It’s important to acknowledge that these feelings are all valid and very natural. Feeling anger, bitterness or disappointment does not make you an uncaring sibling. Understanding how you feel — and why you feel these troubling emotions — is necessary for your own emotional health. Many support groups are available for families, and specifically siblings, of addicts. Research and reach out to one if you feel the need to unpack some of these dynamics.
How to Help Your Sibling With an Alcohol Addiction
The first step in being a good support system is recognizing that you have a powerful role in helping your sibling. Research shows that siblings can be as influential as parents in helping a family member treat their AUD through family therapy. As someone who has known them through childhood and loves them unconditionally, you have the potential to be a vital influence during their recovery.
Of course, that doesn’t mean you should carry the burden for their successes or failures. You cannot control the relationship or your sibling’s choices — the only decision you can make and enforce is the boundaries you put up for yourself.
One way to help is to call out and refuse to engage in enabling behavior. Remember that enabling your sibling’s addiction may make them feel loved in the immediate but it hurts them in the long run. You should also avoid putting your sibling down by nagging, blaming or criticizing. Instead, offer a listening ear and your support throughout their recovery.
If needed, be ready to stage an intervention lovingly or walk alongside them during their treatment program. Many programs include family therapy sessions, and your willingness to participate in these sessions could speak volumes to your sibling.
Part of how you respond may also depend on whether you and your sibling are adults or are young people still living with a caregiver or parent.
When a sibling deals with an AUD as a young person, it can have a different effect on a family. The issue of how teenage drinking affects the family can be unique compared to a situation where siblings are grown and living apart. For example, parents can devote more of their attention to their child with an alcohol dependency, leaving their other children feeling neglected or like they need to act out to get their parents’ attention.
In this situation, as the sibling of a teen with an AUD, you should fight feelings of resentment and concentrate on creating a family dynamic within the home that is loving and is not enabling. You must also avoid placing responsibility on yourself for your sibling’s actions.
In the case of adult siblings who live apart, some different considerations enter into the equation. However, the steps you should take largely remain the same. Love your sibling, and do what you can to help without enabling.
If you have your own family now, however, you may need to set up stronger boundaries than you would if you were living at your childhood home with your sibling. You must be careful to keep your sibling’s addiction from wreaking havoc in your personal life and in the lives of your partner and children. Another difference is that, as an adult, you may be able to offer your parents more emotional support, but again, set up healthy boundaries and encourage your parents to seek professional counseling if needed.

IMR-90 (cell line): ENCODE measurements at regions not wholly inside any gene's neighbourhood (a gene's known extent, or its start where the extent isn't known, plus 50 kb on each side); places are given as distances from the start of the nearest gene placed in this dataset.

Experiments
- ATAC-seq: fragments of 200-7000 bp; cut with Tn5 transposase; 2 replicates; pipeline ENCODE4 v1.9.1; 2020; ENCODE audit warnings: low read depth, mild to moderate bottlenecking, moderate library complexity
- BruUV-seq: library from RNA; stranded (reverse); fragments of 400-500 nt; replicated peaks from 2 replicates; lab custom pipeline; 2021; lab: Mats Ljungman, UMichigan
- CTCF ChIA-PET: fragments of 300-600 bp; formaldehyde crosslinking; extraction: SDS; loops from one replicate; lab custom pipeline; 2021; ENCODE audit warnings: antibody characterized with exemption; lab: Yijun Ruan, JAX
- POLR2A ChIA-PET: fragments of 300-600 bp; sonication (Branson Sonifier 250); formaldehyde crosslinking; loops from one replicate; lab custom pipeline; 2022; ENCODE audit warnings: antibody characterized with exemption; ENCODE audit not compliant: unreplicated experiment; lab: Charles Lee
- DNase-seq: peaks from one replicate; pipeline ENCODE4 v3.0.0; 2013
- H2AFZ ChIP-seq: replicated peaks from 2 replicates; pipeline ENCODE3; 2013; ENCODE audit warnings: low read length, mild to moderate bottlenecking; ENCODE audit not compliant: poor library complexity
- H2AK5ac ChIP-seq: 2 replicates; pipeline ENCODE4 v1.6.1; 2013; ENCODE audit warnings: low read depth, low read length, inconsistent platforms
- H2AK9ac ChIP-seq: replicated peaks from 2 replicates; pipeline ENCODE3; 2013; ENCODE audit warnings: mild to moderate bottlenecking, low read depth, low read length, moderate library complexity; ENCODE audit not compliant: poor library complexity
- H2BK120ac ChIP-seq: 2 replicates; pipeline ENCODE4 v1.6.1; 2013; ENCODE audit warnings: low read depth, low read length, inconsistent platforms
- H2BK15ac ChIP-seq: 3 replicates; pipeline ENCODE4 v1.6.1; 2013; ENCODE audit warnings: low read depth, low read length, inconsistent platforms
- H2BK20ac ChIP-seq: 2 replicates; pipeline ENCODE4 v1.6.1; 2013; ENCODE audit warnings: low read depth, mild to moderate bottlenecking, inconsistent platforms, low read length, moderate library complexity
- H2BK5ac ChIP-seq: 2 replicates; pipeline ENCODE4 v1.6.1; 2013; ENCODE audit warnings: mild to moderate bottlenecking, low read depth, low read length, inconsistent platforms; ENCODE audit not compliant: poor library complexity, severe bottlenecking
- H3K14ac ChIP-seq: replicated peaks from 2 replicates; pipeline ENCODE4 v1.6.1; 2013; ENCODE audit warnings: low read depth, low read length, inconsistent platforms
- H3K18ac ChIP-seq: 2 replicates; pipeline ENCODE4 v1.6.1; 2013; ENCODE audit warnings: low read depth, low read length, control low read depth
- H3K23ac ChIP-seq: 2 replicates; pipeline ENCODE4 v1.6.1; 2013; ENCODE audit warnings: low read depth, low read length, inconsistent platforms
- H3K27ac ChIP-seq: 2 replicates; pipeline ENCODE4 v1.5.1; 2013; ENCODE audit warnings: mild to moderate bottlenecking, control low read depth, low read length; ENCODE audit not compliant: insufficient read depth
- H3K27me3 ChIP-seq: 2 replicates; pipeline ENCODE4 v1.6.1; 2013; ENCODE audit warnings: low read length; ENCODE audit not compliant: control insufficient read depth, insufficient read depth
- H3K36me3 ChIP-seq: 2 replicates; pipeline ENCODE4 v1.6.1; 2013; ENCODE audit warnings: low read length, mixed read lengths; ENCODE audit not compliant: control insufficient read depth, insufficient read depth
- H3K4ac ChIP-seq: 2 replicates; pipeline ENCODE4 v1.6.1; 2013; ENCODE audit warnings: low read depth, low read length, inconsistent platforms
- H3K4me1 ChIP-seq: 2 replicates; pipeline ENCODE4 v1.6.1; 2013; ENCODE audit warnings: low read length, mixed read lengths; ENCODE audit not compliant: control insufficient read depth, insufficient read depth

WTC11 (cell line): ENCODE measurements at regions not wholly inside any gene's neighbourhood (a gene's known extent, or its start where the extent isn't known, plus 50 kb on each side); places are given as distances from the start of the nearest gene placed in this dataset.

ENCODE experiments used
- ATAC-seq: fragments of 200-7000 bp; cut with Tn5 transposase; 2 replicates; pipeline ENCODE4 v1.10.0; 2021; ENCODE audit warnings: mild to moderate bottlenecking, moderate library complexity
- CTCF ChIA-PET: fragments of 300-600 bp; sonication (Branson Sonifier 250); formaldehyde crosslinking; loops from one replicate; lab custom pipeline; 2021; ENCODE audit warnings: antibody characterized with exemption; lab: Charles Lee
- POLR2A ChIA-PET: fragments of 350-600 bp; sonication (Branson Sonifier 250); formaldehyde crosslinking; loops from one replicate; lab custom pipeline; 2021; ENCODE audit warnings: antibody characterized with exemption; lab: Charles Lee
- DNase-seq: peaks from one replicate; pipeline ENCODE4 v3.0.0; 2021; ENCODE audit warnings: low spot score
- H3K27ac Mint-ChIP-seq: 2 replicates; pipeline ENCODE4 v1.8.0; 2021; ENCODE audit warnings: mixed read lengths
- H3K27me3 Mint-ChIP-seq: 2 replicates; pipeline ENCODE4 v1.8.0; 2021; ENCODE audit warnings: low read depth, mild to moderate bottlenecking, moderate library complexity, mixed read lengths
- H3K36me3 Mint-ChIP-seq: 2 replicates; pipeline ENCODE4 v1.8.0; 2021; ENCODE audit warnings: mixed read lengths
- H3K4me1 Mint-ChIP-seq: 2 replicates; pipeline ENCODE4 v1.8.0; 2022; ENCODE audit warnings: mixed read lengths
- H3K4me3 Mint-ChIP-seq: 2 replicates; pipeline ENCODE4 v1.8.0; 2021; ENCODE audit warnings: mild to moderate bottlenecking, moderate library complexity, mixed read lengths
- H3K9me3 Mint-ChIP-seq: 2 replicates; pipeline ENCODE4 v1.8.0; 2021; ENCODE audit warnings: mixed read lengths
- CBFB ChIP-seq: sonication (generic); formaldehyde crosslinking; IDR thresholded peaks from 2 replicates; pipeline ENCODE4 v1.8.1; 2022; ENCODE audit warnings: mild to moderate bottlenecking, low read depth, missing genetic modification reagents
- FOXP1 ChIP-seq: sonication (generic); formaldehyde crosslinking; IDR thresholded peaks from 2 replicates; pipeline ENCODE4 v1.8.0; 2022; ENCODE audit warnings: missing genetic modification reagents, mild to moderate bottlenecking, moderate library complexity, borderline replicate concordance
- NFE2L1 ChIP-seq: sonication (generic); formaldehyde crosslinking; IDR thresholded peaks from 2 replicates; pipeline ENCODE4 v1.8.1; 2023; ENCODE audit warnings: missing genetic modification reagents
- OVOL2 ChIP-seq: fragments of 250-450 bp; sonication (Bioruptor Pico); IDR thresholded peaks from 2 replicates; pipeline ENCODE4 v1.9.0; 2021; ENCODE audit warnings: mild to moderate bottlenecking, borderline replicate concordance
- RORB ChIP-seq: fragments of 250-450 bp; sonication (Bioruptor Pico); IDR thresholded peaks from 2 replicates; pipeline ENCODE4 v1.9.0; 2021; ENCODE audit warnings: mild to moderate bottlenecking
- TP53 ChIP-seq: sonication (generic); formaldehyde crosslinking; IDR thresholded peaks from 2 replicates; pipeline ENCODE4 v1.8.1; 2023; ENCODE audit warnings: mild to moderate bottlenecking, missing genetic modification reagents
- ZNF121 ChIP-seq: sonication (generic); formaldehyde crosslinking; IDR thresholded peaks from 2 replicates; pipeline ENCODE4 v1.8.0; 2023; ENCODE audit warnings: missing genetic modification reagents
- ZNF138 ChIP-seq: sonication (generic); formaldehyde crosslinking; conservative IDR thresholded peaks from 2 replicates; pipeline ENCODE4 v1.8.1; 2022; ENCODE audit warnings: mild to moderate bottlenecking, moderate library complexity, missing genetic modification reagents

Should You Consider Cutting a Sibling With an Addiction Out of Your Life?
When you can help your sibling by lovingly encouraging them to seek the help they need and by helping other family members refrain from enabling behaviors, you can play a key role in your sibling’s path to recovery. However, in some instances — especially if you’ve tried to help for a long time, seemingly to no avail — you may ask yourself whether it’s time to cut ties with your sibling. This is a difficult question, but in some instances, it’s worthy of consideration.
Choosing to stop communicating with or seeing your sibling may seem harsh, but it may also be necessary in a couple of instances. One instance is that your safety is being threatened. If your sibling has become violent, especially when you refuse to enable them, then you may need to stay away for your own safety and the safety of others around you. Another instance is if your own physical or mental health is suffering from the ongoing stress of dealing with your sibling’s addiction.
Remember the flight attendant’s directions to put on your own oxygen mask before assisting others. This principle holds true in life when you want to help loved ones suffering from a substance use disorder. You must prioritize your own health and wellbeing so you can help your sibling from a place of health and wholeness and not from a place of depletion and stress. This is especially true if you are in recovery yourself. Boundaries are key to maintaining your own sobriety.
If you do feel the need to cut your sibling out of your life, you may want to approach this decision as a temporary choice to be changed if your sibling ever takes steps forward toward recovery. When your loved one is ready for a real change, having you by their side can be a valuable source of support.
Family Therapy and AUD Treatment From Gateway Foundation
If you and your sibling feels overwhelmed by their addiction, know that your family is not alone. At Gateway Foundation treatment centers, we provide life-saving treatment for alcohol addiction. We also provide family support and therapy to help your whole family heal together. Reach out to Gateway for more information about how we can help your sibling begin their journey to recovery.